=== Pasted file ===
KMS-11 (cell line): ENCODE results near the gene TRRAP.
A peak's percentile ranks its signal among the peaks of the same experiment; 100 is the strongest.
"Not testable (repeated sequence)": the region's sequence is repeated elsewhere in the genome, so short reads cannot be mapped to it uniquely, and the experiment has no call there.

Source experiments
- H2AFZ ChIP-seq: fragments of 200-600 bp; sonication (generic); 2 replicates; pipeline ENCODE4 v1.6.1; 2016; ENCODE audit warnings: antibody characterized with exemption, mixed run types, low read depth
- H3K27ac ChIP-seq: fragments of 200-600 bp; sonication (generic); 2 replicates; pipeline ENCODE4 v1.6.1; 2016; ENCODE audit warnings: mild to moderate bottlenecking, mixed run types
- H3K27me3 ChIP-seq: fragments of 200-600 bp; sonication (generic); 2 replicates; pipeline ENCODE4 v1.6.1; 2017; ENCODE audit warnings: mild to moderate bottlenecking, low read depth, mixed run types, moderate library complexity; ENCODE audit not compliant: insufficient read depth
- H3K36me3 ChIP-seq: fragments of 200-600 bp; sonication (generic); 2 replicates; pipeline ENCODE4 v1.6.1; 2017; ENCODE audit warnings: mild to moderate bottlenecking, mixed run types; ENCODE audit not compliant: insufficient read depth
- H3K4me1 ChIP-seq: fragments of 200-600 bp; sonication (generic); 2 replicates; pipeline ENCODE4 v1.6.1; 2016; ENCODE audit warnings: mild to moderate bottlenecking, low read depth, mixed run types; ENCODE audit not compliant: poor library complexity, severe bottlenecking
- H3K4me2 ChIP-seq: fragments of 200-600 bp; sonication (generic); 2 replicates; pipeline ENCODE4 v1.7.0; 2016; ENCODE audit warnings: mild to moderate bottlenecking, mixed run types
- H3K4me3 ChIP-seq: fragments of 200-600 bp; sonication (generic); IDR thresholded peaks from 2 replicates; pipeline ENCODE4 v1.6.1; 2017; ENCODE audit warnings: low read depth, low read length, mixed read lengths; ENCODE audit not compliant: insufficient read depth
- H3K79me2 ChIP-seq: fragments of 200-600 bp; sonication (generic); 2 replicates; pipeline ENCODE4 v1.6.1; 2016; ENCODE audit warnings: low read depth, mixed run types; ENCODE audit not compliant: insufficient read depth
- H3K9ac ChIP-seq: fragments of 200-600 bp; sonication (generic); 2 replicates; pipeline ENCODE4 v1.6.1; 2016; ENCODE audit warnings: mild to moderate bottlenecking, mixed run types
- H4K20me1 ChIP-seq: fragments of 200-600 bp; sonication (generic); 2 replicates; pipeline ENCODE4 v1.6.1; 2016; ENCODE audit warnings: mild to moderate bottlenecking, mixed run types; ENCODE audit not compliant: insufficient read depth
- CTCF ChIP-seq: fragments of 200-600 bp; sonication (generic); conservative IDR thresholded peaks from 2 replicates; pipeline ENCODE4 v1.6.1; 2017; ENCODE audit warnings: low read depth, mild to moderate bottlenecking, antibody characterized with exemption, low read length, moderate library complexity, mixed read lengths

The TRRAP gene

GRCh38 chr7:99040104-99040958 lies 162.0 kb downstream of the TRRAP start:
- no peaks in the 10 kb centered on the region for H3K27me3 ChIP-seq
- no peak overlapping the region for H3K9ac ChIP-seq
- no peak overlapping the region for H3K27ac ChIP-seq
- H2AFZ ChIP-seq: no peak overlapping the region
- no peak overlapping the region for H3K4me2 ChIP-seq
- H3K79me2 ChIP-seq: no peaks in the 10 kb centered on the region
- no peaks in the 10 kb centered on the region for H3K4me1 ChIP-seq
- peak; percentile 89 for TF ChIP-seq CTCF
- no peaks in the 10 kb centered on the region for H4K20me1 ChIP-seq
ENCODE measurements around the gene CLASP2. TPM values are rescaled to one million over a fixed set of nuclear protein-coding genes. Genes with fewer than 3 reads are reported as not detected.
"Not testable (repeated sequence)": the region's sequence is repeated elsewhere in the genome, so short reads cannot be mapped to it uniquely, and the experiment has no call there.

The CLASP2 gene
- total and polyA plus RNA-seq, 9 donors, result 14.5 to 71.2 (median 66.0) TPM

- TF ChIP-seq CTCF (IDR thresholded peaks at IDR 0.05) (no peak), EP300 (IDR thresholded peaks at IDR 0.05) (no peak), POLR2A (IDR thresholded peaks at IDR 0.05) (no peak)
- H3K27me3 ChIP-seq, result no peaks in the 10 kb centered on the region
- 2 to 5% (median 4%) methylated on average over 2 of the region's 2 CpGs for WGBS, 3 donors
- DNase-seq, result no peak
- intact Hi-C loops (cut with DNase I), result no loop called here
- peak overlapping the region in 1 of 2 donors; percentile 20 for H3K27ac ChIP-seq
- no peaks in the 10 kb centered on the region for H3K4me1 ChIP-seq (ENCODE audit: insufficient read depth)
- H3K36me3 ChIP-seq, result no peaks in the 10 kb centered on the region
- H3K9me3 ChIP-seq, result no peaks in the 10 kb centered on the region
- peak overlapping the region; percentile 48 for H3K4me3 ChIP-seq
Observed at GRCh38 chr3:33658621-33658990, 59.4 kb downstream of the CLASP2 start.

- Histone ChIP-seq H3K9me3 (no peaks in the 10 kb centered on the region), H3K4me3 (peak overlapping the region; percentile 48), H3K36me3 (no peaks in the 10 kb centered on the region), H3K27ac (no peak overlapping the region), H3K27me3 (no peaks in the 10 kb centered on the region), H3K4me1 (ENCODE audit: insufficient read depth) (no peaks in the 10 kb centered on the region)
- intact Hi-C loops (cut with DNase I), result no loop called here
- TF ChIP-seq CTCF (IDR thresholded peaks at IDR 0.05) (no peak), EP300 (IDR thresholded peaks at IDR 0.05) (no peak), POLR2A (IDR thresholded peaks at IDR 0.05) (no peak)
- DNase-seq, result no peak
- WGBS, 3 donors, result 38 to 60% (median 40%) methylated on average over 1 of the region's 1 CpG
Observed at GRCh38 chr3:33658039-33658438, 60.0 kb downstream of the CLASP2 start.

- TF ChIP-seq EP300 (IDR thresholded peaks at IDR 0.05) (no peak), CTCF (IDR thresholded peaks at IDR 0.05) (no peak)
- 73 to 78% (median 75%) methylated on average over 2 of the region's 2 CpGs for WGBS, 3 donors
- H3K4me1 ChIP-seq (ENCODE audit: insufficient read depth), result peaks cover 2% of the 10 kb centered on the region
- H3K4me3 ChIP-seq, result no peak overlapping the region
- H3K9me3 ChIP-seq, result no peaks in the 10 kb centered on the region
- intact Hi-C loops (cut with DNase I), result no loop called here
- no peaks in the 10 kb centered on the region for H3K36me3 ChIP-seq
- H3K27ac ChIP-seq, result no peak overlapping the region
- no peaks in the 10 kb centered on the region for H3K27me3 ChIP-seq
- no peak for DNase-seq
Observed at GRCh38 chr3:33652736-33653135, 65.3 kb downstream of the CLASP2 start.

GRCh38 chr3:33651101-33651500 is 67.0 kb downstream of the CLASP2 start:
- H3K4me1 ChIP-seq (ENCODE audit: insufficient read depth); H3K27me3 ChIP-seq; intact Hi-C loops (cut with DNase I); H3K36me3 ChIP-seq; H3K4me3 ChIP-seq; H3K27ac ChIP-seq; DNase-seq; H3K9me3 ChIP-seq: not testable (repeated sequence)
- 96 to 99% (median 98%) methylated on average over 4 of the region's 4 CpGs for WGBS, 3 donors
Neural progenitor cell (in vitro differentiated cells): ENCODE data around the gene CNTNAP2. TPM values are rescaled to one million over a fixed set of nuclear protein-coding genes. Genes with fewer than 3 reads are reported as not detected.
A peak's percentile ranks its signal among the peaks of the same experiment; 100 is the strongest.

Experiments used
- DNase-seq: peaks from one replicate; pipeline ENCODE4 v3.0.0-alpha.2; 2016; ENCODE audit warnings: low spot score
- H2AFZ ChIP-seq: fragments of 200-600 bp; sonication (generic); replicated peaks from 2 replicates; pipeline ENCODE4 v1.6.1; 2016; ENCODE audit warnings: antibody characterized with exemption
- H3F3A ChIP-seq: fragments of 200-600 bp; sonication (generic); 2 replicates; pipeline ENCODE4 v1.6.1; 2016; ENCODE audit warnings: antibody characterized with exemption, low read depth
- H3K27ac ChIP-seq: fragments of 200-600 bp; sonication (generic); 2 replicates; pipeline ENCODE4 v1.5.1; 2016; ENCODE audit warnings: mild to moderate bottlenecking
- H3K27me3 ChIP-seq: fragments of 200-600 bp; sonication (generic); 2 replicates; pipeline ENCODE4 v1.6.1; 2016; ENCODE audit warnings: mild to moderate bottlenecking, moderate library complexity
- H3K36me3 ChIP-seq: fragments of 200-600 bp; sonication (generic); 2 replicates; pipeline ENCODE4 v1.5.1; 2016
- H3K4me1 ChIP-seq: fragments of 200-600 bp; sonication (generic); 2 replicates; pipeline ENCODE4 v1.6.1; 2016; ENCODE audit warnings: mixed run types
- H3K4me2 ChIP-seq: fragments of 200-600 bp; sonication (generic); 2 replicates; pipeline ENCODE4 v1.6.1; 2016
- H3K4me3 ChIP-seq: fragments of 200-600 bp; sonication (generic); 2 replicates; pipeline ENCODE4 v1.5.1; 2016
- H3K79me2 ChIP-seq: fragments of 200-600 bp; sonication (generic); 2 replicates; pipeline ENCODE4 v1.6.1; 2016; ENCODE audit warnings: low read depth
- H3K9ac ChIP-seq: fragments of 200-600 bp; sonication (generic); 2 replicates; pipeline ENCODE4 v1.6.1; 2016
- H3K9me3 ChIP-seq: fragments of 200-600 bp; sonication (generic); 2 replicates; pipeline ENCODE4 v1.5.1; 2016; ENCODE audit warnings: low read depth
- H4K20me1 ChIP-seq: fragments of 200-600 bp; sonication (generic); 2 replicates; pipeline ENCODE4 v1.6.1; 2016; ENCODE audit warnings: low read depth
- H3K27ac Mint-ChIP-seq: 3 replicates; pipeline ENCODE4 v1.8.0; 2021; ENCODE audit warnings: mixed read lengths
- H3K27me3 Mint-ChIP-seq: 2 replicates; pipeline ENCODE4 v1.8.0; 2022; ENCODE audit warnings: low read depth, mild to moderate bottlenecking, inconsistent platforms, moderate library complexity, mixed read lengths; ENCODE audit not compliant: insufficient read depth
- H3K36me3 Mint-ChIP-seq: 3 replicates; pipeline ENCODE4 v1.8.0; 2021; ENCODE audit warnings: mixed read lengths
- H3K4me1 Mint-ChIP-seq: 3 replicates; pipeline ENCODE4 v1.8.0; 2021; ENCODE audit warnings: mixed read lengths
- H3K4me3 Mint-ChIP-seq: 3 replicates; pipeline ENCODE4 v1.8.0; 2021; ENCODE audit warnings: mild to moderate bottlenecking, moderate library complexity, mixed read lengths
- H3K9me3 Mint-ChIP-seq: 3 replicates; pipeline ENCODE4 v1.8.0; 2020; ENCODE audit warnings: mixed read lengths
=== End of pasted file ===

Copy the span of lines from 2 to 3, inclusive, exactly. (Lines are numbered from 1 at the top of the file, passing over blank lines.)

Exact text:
A peak's percentile ranks its signal among the peaks of the same experiment; 100 is the strongest.
"Not testable (repeated sequence)": the region's sequence is repeated elsewhere in the genome, so short reads cannot be mapped to it uniquely, and the experiment has no call there.